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James Laurence Kavanagh

Warrant Officer Class II

Serial No:
Serial No. 374

1st Machine Gun Company


James Laurence Kavanagh - Information

James was a member of an Ingleburn family, whom lived on the property of Boronia. James was born on the 3rd of April 1897 in Ingleburn to Alexander and Ellen Winifred Kavanagh. He grew up in the area with his three sisters and little brother. When he was older, James worked as a farmer while continuing his studies. Sadly in 1914, he lost his father when he passed away in Lewisham. Then at 19 years of age, he enlisted in the AIF in Randwick on the 17th of April 1916. Upon signing up, he was assigned to the machine gun reinforcements. He continued his training in Seymour, Victoria and in June was allocated to the 1st Machine Gun Company as a Private. He departed Melbourne on the 19th of September 1916 onboard the HMAT Commonwealth.

The Commonwealth sailed into Plymouth Harbour in mid November. A week later, he was marched into the Machine Gun Training Depot. In late April, he left Folkestone for the Western Front in France. The following month, he was taken on strength to the 1st Machine Gun Company. James was introduced to the horrible conditions of trench life. He reported sick on the 27th of June, and was evacuated to England on the 20th of July with trench fever, a disease contracted by body lice. He was admitted to the 3rd London General Hospital for treatment. After he recovered, James was shipped back to France in late November to return to his unit. Throughout 1918, James provided vital machine gun fire cover for operations; halting the German advance at Villers-Bretonneux and pushing them back towards the Hindenburg Line. He was then wounded in action on the 21st of September shot in his left thigh. He was invalided to England to the Edmonton Military Hospital in early October. He was still in hospital when the war ended. On the 21st of December, he was invalided back to Australia.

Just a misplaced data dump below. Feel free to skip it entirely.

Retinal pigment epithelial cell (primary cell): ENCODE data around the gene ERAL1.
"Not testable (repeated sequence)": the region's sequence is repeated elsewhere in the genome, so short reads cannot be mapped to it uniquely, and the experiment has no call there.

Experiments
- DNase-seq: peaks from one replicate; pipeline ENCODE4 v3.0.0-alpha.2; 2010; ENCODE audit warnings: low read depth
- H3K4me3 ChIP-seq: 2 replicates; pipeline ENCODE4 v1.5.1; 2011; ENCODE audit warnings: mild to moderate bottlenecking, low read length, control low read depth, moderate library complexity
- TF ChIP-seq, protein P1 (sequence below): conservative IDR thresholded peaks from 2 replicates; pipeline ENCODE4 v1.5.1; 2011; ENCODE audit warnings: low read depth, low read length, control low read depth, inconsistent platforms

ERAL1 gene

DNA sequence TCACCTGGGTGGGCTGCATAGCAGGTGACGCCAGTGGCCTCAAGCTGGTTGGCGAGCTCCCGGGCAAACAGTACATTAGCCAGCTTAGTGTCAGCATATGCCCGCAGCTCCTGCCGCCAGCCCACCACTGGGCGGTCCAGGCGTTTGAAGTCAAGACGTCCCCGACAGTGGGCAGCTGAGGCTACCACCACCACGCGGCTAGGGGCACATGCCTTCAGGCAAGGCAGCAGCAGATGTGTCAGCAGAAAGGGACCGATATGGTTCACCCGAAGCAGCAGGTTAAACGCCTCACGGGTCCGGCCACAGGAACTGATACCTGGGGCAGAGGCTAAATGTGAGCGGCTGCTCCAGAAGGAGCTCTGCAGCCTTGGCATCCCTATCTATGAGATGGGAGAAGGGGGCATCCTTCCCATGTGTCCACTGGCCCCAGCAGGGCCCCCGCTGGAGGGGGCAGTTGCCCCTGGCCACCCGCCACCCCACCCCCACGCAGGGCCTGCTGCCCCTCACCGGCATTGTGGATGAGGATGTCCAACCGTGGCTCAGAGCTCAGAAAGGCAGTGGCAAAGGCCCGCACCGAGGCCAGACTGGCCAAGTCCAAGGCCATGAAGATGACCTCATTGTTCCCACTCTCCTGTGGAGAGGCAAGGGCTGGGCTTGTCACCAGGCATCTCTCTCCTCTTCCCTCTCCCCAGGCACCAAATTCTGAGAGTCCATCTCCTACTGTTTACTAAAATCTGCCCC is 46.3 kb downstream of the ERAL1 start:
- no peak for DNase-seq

James returned to his civilian life in Ingleburn. He became a member of the Liverpool Branch of the Hibernian Australasian Catholic Benefit Society. He then fell in love with Margaret McDougall, tying the knot in Muswellbrook in 1920. James and Margaret began their family, and by 1932 were living on a property called Ballina on Clarke St in Narrabeen. Surprisingly, with the advent of the Second World War, James decided to enlist in the army again. He signed up on the 19th of August 1940 (N78450). He was appointed Warrant Officer Class 2 to Staff Headquarters. After he was discharged in September 1945, he returned to his family. James passed away on the 25th of August 1963 in Wentworth Falls.